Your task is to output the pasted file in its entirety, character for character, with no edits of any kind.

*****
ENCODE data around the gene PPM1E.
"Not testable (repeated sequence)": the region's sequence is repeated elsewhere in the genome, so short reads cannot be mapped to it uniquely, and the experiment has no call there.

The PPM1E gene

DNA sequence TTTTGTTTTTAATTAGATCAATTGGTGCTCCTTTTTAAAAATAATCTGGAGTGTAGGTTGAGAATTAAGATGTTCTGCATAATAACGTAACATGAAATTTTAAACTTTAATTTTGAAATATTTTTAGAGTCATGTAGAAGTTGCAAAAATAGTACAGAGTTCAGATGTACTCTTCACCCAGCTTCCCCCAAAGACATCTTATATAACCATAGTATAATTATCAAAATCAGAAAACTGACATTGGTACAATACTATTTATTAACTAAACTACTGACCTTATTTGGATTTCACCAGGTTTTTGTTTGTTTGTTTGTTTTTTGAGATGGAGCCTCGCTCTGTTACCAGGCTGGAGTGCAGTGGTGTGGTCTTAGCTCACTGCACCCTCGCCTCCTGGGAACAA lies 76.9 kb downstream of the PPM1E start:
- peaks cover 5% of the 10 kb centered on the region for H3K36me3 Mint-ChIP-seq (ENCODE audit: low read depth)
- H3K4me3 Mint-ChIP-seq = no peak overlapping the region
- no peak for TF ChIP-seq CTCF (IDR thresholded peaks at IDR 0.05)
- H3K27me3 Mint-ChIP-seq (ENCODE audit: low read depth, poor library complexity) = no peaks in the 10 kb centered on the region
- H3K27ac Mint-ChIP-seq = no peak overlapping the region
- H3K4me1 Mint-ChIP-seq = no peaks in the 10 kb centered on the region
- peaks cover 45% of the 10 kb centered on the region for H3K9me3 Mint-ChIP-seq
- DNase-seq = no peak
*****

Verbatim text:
ENCODE data around the gene PPM1E.
"Not testable (repeated sequence)": the region's sequence is repeated elsewhere in the genome, so short reads cannot be mapped to it uniquely, and the experiment has no call there.

The PPM1E gene

DNA sequence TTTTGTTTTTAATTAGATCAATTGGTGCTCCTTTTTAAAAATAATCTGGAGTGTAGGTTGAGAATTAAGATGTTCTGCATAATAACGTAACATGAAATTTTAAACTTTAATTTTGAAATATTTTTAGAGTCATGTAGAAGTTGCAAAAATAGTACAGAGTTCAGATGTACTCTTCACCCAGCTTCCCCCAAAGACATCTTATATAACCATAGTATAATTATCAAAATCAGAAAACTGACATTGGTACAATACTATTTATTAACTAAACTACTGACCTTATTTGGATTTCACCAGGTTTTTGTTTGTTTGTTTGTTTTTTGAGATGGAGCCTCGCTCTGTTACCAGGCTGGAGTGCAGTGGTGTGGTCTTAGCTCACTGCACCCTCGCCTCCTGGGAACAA lies 76.9 kb downstream of the PPM1E start:
- peaks cover 5% of the 10 kb centered on the region for H3K36me3 Mint-ChIP-seq (ENCODE audit: low read depth)
- H3K4me3 Mint-ChIP-seq = no peak overlapping the region
- no peak for TF ChIP-seq CTCF (IDR thresholded peaks at IDR 0.05)
- H3K27me3 Mint-ChIP-seq (ENCODE audit: low read depth, poor library complexity) = no peaks in the 10 kb centered on the region
- H3K27ac Mint-ChIP-seq = no peak overlapping the region
- H3K4me1 Mint-ChIP-seq = no peaks in the 10 kb centered on the region
- peaks cover 45% of the 10 kb centered on the region for H3K9me3 Mint-ChIP-seq
- DNase-seq = no peak